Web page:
Toshiba 58L7300U LCD HDTV Test Bench

Full-On/Full-Off Contrast Ratio: 5,706:1

I performed pre-calibration measurements of the 58L7300U in its Movie preset/Warm color temperature mode with all adjustments left at their default settings. Post-calibration measurements were made in Movie mode with adjustments for dim room viewing. With the TV’s DynaLight mode on and Low Dynamic Contrast setting selected, black level measured 0.005 foot-lamberts and 28.53 ft-L on a 100-IRE pattern, to yield a native contrast ratio of 5,706:1. Maximum brightness in Movie mode with the backlight setting pushed to maximum was 93.9 ft-L.

BEFORE Calibration

AFTER Calibration

The Delta E of the set’s pre-cal gray scale averaged out to a way-off-target 11.0; post-calibration, it was much improved at 2.4, with a high of 3.4 at 60 % brightness. (Delta E is a figure of merit that indicates how closely a display adheres to the Rec. 709 HD color standard. Experts generally agree that levels below 3 are visibly indistinguishable from perfect color tracking.)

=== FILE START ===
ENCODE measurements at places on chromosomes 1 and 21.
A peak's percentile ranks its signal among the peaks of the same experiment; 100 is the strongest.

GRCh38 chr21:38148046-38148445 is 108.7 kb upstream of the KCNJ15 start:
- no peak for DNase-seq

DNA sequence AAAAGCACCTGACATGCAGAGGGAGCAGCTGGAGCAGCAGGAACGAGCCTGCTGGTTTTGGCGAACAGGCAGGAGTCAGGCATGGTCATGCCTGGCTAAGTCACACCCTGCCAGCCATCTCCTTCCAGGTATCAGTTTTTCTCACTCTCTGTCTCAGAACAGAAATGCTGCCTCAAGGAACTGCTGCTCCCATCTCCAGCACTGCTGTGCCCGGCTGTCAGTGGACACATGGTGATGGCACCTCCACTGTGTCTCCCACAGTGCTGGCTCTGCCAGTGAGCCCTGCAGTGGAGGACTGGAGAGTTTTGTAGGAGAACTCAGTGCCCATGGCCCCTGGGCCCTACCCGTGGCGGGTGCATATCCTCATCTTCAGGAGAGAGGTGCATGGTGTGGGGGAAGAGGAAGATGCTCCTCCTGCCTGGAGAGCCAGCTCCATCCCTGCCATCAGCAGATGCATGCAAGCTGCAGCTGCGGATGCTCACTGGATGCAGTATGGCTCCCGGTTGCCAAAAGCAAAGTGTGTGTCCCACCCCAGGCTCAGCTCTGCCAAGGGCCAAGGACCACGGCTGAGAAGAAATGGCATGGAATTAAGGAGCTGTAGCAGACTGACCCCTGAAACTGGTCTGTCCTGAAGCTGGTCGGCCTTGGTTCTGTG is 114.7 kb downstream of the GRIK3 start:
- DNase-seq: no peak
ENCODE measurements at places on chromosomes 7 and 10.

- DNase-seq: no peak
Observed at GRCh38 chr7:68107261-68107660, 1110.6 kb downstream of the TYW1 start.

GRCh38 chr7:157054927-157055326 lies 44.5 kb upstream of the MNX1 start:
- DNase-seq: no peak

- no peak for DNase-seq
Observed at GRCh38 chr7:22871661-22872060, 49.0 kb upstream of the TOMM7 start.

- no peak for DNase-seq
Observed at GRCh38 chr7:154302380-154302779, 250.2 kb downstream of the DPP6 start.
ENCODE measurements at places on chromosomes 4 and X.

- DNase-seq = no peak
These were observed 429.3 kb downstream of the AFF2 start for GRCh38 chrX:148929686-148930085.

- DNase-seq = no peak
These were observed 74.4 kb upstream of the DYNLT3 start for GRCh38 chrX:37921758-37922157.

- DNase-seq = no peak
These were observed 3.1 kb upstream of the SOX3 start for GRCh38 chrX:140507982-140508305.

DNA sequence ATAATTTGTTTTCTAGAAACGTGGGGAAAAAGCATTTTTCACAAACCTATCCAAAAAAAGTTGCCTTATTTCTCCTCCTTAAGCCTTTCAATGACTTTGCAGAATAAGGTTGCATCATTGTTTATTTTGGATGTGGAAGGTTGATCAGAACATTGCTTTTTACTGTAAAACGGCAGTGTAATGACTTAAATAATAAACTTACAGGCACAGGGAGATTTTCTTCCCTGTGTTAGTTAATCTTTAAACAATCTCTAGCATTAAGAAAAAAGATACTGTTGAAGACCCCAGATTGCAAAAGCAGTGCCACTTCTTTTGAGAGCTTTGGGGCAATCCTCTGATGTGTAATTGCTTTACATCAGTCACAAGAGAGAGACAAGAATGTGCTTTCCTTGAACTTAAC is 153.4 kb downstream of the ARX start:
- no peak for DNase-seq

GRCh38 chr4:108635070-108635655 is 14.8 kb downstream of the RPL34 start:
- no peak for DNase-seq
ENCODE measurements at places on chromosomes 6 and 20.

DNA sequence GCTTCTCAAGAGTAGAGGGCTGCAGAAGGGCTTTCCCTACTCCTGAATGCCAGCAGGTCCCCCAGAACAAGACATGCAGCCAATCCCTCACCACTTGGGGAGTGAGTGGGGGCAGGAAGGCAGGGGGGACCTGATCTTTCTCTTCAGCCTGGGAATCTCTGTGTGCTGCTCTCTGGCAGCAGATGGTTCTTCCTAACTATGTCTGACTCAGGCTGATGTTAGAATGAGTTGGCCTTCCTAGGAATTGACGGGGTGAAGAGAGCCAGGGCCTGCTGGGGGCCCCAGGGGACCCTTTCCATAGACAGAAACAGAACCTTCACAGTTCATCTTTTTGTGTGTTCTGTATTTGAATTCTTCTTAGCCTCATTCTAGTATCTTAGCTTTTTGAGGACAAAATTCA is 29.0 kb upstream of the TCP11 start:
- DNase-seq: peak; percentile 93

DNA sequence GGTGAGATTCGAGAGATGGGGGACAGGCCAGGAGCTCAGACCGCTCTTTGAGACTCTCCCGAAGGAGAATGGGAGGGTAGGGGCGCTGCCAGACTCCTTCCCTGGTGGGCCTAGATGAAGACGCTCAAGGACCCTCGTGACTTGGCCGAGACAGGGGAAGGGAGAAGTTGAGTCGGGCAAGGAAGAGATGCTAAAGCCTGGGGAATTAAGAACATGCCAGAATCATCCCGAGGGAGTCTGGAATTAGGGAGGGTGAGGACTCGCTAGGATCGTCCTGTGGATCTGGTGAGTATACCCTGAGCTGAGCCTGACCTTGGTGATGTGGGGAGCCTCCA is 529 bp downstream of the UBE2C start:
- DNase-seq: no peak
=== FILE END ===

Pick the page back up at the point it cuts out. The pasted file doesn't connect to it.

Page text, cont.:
The Delta E of the set’s color points in the default settings averaged a just-OK 2.9. After I tweaked the Toshiba’s Base Color Adjustment color-management system settings, that average improved to 0.6—an excellent result, and one that contributed to the set’s accurate color rendition.

Since the 58L7300U doesn’t provide any gamma presets, it was difficult to move the needle on its 1.7 default measured gamma, a result that deviated quite a bit from the 2.2 target and was most likely responsible for the too-light cast I saw in some reference movie scenes.

Picture uniformity was very impressive, especially for a budget LED-lit LCD model. I noted only slight screen clouding on a full-screen black test pattern, though the effect wasn’t visible on program content when the TV’s DynaLight mode was active. Off-axis uniformity was just average, with contrast remaining uniform at 15° off-axis seats but not beyond that point.

The Toshiba passed most of our standard video-processing tests—but only when its ClearScan motion-interpolation modes were switched on. In most cases, turning on such modes will introduce a video-like “soap-opera effect,” though I can’t say I noticed it when the set’s Standard ClearScan mode was active. (All ClearScan modes were effective in bumping up motion resolution to 1,000-plus lines.) One test it failed across the board was Chroma Resolution, a fairly common result we’ve seen even with otherwise good-performing TVs.—AG

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